Price skimming takes advantage of early adopters who are willing to spend big to be the first to get a new product. When successful, price skimming maximizes profits early and builds anticipation before prices drop and the customer base is expanded. It can help recoup the high cost of developing a product and increase its perceived value.
However, there’s always the risk that the price will be too high, which can lead to low sales and the product failing to find an audience.
- Value-based pricing
Value-based means setting the price based on the perceived value of a product or service. This method requires significant market research to determine how your target audience views your product and what they’ll be willing to pay for it.
Discovering the perceived value of a product and then setting the price just below that, can attract customers who think they’re getting a deal. Value-based pricing needs ongoing research in order to stay up to date with consumers’ price sensitivity and their perceived value of the product or service.
- Psychology pricing
Some businesses use ideas from psychology to create the illusion of extra value when setting prices. This method is called psychological pricing, and there’s a range of techniques small businesses can use to put it into play.
One of the most used techniques is called “charm pricing”; the adoption of small discounts to make the number appear smaller. For example, when a grocery store offers a loaf of bread for $0.99 instead of a $1 or an electronics store selling a TV for $499, rather than $500.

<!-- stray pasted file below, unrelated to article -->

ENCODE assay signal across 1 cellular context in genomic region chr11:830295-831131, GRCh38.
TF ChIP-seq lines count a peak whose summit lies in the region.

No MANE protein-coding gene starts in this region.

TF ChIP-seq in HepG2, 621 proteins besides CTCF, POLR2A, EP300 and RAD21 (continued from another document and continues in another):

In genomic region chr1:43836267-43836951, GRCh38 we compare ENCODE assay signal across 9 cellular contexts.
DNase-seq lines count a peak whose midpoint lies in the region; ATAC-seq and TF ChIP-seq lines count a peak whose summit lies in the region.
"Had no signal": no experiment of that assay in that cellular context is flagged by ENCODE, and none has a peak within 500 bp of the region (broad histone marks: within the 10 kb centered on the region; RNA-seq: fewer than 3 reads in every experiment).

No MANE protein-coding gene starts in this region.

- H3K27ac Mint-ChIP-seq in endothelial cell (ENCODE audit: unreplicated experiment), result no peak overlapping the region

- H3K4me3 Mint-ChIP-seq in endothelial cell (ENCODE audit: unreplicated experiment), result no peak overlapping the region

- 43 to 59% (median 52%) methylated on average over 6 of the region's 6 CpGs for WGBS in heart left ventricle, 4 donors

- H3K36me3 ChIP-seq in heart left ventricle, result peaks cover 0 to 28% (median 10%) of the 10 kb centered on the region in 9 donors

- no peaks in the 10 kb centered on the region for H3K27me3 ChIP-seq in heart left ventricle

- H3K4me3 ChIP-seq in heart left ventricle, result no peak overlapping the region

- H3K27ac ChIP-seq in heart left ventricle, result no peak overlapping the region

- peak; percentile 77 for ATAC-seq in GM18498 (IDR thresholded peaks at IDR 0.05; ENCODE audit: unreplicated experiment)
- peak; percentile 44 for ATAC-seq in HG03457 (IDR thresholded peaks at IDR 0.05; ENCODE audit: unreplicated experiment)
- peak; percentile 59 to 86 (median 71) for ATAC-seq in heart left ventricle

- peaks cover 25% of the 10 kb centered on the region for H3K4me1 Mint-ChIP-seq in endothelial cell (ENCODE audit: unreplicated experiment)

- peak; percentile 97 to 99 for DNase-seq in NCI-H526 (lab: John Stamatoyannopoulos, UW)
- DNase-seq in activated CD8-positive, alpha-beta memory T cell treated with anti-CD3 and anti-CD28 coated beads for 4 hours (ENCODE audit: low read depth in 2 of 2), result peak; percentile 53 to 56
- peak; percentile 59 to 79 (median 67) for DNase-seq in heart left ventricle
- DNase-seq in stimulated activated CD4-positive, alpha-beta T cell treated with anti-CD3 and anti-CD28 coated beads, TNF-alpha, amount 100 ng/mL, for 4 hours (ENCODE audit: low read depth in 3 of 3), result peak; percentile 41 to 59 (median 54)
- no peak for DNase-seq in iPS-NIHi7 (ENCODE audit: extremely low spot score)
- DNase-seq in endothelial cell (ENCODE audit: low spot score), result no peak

While we are all consciously aware that these are virtually the same price, subconsciously, consumers tend to place more emphasis on the price tag’s first number. The determining factor in purchasing intent is a complex mix of feelings and emotions in the consumers mind. So while we know what’s happening, the tiny change in price still has an effect on our purchasing preferences.
Applying psychology pricing tactics can be beneficial for your business, but they don’t necessarily give you an advantage over competitors, as they are out in the open and everyone can use them.
- Dynamic pricing
A newer technique available to online companies is dynamic pricing. This strategy offers unique pricing that depends on who makes the purchase or when they want to buy the product. This flexible approach looks to maximize purchase intent and profit in every transaction.
Dynamic pricing can consider various factors depending on implementation, from market forces (e.g. changes in supply and demand) to personal characteristics (e.g. purchasing history or estimated customer profile based on information provided).
This technique is common in eCommerce and transport industries but is restricted to certain types of businesses. An excellent example of dynamic pricing is airline tickets. If you’ve ever tried to buy a plane ticket, you’ll know airlines rarely have fixed prices. Dynamic pricing takes advantage of price elasticity, the idea that small price changes can significantly affect purchasing intent.
Making sure the price is right
Pricing strategy can be a difficult tightrope to walk on, no matter the business. By taking the time to understand all the market forces at play and how they affect you, you’ll have the best chance of finding the right balance. However, it’s also vital to remember markets aren’t static and you should continuously review and look for new competitive advantages when it comes to pricing your products.